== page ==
The UK government regularly loses in our courts, despite your assertion.

Re:take the government to court (0)

Anonymous Coward | about 2 years ago | (#40746637)

I think you will find that the UK constitution says whatever the court says it does in most cases, that is, after all, where the application of the law is determined.

UK is... (-1)

Anonymous Coward | about 2 years ago | (#40741387)

U$A bitch...

Good! (2)

Fatch Racall (2330110) | about 2 years ago | (#40741415)

This is how to bring third world countries into the first world. Let their governments spy on their people! That's how we do it in the 'western' world, after all!

Only exported cameras are bad (1, Insightful)

magarity (164372) | about 2 years ago | (#40741599)

I visited London once a couple of years ago and there was a security camera every few yards on the streets. So why are they all upset about exporting the things? Aren't the cameras all made in China anyway?

Re:Only exported cameras are bad (0, Funny)

Anonymous Coward | about 2 years ago | (#40742073)

Sure you did. Had a nice cup of tea with the Queen too, would be my guess.

Re:Only exported cameras are bad (1)

KiloByte (825081) | about 2 years ago | (#40742343)

Note the lawsuit is about exporting to oppressive regimes, not importing into one.

Re:Only exported cameras are bad (1)

Grumbleduke (789126) | about 2 years ago | (#40744609)

A lot of those cameras aren't actually owned by the government, and most of them cover public spaces. There's a general idea that what you do in public is kind of public (but isn't strictly true, legally). What these companies are selling is monitoring and spying tech; stuff to monitor Internet access, break through encryption, profile and track people... all that sort of stuff.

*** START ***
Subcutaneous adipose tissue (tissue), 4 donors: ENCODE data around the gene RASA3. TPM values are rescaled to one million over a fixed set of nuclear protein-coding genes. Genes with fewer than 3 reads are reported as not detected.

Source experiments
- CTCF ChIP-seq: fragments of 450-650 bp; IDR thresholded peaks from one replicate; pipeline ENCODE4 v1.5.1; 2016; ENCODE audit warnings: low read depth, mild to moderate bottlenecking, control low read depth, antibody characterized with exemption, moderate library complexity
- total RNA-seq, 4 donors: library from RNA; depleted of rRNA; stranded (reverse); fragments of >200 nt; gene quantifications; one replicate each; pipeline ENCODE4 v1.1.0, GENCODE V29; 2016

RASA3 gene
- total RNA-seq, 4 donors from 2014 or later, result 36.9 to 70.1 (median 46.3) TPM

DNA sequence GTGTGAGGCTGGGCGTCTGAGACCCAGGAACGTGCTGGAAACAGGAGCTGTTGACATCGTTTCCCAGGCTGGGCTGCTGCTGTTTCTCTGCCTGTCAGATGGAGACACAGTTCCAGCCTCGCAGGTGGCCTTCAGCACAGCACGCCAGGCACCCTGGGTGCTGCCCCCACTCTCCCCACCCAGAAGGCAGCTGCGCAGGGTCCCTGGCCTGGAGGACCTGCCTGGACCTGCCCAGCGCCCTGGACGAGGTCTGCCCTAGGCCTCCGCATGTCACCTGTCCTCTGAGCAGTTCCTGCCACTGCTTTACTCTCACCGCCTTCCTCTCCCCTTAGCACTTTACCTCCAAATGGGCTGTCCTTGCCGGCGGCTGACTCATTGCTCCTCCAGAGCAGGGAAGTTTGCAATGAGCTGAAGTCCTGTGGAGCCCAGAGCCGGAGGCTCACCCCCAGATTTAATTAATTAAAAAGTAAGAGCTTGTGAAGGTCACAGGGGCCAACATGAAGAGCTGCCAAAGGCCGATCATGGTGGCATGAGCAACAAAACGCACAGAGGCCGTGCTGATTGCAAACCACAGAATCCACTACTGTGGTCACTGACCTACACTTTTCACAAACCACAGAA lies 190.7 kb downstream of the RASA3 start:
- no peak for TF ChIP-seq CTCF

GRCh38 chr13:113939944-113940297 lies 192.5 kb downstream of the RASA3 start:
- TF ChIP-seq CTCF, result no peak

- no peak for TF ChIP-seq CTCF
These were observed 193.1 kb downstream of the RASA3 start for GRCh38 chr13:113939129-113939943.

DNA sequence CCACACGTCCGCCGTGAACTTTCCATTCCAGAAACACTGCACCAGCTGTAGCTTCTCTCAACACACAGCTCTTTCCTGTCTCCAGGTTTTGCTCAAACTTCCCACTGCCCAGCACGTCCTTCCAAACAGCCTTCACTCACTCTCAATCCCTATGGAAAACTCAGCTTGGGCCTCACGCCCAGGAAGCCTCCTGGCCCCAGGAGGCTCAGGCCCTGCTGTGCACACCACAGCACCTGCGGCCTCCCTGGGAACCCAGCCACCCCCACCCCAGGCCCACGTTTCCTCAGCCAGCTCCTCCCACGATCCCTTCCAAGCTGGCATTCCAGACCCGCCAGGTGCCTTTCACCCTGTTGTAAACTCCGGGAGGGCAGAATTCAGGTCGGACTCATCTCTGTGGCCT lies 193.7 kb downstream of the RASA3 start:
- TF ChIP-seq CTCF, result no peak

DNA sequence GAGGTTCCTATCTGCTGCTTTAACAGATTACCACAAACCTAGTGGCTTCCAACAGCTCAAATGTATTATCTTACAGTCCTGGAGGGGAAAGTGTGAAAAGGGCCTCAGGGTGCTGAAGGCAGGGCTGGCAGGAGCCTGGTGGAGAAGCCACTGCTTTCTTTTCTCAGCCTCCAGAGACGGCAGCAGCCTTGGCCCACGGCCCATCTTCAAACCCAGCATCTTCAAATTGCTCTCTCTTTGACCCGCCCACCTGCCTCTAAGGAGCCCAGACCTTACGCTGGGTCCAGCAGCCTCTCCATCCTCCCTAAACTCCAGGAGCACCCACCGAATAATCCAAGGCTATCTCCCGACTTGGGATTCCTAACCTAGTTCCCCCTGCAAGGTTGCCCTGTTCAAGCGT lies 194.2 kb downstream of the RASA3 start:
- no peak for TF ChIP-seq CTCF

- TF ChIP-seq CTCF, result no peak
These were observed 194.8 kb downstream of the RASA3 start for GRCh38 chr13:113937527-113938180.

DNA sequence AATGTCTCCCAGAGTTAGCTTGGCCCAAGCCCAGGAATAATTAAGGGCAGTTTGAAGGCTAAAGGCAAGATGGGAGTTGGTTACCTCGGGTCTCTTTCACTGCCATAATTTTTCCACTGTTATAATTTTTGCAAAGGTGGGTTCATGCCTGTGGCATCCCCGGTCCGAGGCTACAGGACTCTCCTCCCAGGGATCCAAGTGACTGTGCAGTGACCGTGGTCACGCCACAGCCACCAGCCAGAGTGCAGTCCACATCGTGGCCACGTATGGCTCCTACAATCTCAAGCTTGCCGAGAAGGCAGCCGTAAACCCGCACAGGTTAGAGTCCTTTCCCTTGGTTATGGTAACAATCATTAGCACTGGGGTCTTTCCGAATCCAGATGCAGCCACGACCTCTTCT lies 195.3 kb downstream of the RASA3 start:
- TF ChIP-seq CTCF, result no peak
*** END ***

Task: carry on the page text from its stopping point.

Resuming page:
Actually, just the sort of thing the UK government is planning to implement in its Comms Data Bill. I guess now that the market for this sort of tech in dictatorships is drying up (for practical and PR reasons), now they've been lobbying their own governments.

Re:Only exported cameras are bad (1)

Xest (935314) | about 2 years ago | (#40761827)

What a lot of people miss is that many cameras they see are also just ANPR cameras which don't even store images, they simply read number plates and if a number plate is on the no insurance list or whatever an alert is sent out.

Similarly some people believe speed cameras are constantly filming or can constantly film, and stream back to some HQ, the reality is many of them don't even send back still, and they all only take still shots if you are actually speeding.

It's like with RIPA, where people still repeatedly parrot the idea that if a police officer asks you for an encryption key and you say no, then you can automatically get 5 years in jail. This simply isn't true as the law explicitly requires that the police have to prove beyond reasonable doubt that you know the key, and the only time they've been able to do that is when people have been dumb enough to admit they know the key but aren't going to hand it over. If you say "I don't know the key" and stick to that story there's still really fuck all they can do, even with RIPA. The fact is that most people who do know the key simply crack under police questioning though "If we manage to prove you do have the key you'll get 5 years in jail, but if you just admit you know it we'll make sure it only has a minimal impact on your sentence" is usually enough to scare most people into breaking and admitting guilt on this sort of issue, but it isn't going to work on a smart criminal who knows their rights and knows the law.

This isn't to say I support all this still, but it's not the surveillance society police state many make out and certainly for the vast majority of even publicly owned cameras, they're certainly not watching you.

I agree also that this is no reason to be complacent either. Like you I'm still rather concerned by consecutive governments continuing to try and monitor more and more.